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Police Can’t Write Tickets For Driverless Cars In California

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Who gets the traffic ticket in a driverless vehicle if it breaks the law? No one, if you’re letting the computer take the wheel in California. According to a new report, law enforcement officers in the state can only issue citations for vehicles with actual drivers.

NBC Bay Area obtained an internal memo from San Francisco Police Chief Bill Scott that said officers could not issue citations for vehicles in a driverless mode for any moving violations. However, they are not entirely immune from the rules of the road, as self-driving vehicles are still susceptible to receiving parking tickets.

The current law in California doesn’t consider these new technologies, creating an odd legal gap between self-driving cars and real drivers, but it’s not powerless. The state suspended General Motors’ Cruise robotaxis from operating late last month, citing safety concerns, and other states have taken proactive steps with the technology.

Texas updated its laws in 2017, classifying the owner of a driverless car as its operator, who law enforcement officers can cite for breaking traffic laws even if they’re not in the vehicle. It could serve as a new legal framework for other states.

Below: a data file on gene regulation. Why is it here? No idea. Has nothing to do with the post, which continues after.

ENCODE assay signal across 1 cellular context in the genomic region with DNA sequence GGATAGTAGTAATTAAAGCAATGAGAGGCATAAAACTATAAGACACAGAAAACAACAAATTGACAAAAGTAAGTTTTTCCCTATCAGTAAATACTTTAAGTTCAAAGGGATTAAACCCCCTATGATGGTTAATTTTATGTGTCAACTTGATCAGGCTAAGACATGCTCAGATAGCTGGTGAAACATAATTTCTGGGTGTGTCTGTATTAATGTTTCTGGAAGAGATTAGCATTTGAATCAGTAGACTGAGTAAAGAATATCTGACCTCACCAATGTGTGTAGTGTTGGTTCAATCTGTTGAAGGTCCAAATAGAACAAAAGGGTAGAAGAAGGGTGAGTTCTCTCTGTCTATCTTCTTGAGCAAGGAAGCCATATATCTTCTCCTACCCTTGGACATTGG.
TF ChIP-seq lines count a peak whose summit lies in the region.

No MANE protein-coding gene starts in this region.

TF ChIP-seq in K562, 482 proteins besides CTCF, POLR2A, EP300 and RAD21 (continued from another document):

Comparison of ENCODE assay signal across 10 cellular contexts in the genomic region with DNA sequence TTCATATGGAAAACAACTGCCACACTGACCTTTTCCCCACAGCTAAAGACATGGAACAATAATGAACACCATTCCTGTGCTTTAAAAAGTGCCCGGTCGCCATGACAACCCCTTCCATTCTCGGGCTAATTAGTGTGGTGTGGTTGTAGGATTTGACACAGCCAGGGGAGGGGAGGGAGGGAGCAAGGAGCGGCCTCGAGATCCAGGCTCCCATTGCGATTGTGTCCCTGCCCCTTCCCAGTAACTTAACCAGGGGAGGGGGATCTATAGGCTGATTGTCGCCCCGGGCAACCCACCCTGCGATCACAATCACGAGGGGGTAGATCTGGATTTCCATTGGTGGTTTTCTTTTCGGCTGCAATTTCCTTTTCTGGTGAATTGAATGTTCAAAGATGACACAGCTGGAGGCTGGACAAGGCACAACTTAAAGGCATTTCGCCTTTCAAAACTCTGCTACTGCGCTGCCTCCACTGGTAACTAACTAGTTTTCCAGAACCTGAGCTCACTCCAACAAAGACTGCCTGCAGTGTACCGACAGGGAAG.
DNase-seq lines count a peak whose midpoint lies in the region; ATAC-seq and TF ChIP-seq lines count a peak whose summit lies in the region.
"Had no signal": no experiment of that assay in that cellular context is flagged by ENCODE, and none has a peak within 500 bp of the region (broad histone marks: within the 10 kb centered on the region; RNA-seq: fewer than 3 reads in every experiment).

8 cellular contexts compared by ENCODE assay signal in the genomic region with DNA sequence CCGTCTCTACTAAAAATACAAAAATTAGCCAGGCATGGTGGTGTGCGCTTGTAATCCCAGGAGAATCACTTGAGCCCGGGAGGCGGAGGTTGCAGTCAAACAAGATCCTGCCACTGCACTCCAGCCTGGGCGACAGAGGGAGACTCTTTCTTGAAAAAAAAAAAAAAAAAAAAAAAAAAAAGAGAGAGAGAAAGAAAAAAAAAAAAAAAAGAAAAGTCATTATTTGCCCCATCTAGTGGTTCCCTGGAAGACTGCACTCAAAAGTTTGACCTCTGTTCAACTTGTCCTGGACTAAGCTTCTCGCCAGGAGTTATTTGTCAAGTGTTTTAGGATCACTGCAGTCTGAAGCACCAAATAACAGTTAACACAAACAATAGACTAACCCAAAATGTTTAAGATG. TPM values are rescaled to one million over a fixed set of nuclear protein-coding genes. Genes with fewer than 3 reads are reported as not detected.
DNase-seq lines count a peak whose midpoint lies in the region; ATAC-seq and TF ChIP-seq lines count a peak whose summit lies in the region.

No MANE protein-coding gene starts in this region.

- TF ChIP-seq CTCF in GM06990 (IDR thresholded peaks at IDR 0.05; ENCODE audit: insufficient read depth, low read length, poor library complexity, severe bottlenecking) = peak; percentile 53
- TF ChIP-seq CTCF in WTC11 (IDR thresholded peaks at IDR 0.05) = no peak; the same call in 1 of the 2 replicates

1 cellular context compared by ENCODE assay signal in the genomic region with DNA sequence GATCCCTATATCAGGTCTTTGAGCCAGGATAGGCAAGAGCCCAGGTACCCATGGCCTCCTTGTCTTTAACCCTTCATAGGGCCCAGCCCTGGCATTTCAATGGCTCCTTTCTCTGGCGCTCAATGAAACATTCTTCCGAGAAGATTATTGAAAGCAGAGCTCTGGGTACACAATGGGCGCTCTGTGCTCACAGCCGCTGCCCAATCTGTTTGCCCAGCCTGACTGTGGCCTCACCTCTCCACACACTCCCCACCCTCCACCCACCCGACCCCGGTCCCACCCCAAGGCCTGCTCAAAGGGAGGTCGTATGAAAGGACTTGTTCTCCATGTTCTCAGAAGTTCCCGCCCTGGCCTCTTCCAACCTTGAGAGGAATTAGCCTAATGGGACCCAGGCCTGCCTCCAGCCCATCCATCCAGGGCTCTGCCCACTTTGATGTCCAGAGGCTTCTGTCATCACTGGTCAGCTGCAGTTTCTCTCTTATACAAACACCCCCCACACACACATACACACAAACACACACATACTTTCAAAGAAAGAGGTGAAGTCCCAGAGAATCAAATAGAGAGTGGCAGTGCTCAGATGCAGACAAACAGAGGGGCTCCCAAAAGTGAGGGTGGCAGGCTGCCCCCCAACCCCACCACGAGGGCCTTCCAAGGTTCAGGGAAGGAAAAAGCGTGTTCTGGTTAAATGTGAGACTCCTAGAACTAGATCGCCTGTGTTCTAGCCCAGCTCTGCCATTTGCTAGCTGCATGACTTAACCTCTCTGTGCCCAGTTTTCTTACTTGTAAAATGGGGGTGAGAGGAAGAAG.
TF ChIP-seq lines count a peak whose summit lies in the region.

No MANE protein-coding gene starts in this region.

Driverless cars and driver assistance technologies raise new legal questions about who is responsible for the vehicle when a computer is in control. This year, Tesla has won two court cases regarding vehicles that crashed while using Autopilot, citing human error in the most recent suit. However, a ruling in Florida found Tesla knew its Autopilot advanced driver assistance system was defective.

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Automakers, companies, and consumers will likely have to navigate a patchwork of court rulings and new laws as society attempts to integrate these new technologies into daily life. The legislative process is often slow in America, leaving legal loopholes large enough for driverless cars to speed through without consequence. 

Source: motor1

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